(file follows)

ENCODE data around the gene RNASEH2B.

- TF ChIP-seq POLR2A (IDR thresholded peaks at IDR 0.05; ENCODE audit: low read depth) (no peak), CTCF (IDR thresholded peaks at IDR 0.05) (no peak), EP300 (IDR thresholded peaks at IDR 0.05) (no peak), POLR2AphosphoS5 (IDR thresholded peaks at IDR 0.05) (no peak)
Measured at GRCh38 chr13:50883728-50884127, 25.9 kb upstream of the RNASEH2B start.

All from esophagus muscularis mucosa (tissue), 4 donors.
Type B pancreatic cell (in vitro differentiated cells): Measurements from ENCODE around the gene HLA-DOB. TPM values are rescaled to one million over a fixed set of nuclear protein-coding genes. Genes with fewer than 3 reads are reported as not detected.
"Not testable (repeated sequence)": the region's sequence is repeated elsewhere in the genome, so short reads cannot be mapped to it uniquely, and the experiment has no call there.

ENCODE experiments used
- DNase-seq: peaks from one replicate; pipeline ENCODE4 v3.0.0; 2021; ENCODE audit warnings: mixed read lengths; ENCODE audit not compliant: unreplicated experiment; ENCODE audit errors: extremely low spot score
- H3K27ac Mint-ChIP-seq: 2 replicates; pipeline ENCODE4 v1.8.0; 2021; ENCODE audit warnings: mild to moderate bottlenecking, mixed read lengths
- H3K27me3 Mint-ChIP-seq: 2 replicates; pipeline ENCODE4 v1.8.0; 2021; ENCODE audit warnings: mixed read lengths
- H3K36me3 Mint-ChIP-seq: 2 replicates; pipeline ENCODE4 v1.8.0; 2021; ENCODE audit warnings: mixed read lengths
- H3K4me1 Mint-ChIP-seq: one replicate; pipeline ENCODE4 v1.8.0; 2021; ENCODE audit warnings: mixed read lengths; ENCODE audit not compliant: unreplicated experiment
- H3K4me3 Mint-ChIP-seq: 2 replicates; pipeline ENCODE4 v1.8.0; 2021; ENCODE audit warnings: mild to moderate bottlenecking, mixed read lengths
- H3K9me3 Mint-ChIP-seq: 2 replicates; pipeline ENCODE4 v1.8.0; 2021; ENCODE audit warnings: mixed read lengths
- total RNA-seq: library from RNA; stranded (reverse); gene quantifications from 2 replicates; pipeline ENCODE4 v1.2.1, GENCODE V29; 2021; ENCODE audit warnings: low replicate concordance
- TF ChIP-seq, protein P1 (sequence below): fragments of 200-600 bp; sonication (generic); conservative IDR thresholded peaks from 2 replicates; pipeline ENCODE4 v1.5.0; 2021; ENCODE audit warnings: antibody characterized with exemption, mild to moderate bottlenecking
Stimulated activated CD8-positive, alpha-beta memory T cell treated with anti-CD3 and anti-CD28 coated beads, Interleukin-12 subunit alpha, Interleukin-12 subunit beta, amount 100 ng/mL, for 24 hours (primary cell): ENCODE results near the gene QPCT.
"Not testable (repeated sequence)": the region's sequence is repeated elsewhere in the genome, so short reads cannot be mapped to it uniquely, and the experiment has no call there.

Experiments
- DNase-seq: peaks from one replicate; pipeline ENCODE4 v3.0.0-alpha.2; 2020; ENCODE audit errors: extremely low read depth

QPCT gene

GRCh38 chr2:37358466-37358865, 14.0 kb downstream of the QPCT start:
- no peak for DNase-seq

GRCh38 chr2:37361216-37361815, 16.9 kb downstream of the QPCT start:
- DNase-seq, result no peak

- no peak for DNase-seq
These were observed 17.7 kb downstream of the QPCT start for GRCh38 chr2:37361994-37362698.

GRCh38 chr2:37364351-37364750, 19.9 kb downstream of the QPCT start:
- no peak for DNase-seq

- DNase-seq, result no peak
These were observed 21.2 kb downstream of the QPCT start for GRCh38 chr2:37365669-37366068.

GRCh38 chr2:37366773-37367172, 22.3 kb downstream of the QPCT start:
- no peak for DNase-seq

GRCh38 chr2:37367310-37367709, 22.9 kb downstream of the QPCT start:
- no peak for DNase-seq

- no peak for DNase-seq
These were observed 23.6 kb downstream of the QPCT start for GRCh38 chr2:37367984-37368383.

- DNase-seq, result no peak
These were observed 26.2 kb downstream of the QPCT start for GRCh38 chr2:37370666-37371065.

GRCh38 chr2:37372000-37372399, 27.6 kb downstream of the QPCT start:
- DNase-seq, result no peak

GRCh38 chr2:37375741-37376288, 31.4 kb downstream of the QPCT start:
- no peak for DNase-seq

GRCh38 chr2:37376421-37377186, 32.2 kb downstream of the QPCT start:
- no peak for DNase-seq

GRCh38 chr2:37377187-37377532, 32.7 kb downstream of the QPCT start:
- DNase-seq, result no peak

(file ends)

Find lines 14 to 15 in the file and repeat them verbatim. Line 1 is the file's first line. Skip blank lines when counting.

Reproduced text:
- H3K9me3 Mint-ChIP-seq: 2 replicates; pipeline ENCODE4 v1.8.0; 2021; ENCODE audit warnings: mixed read lengths
- total RNA-seq: library from RNA; stranded (reverse); gene quantifications from 2 replicates; pipeline ENCODE4 v1.2.1, GENCODE V29; 2021; ENCODE audit warnings: low replicate concordance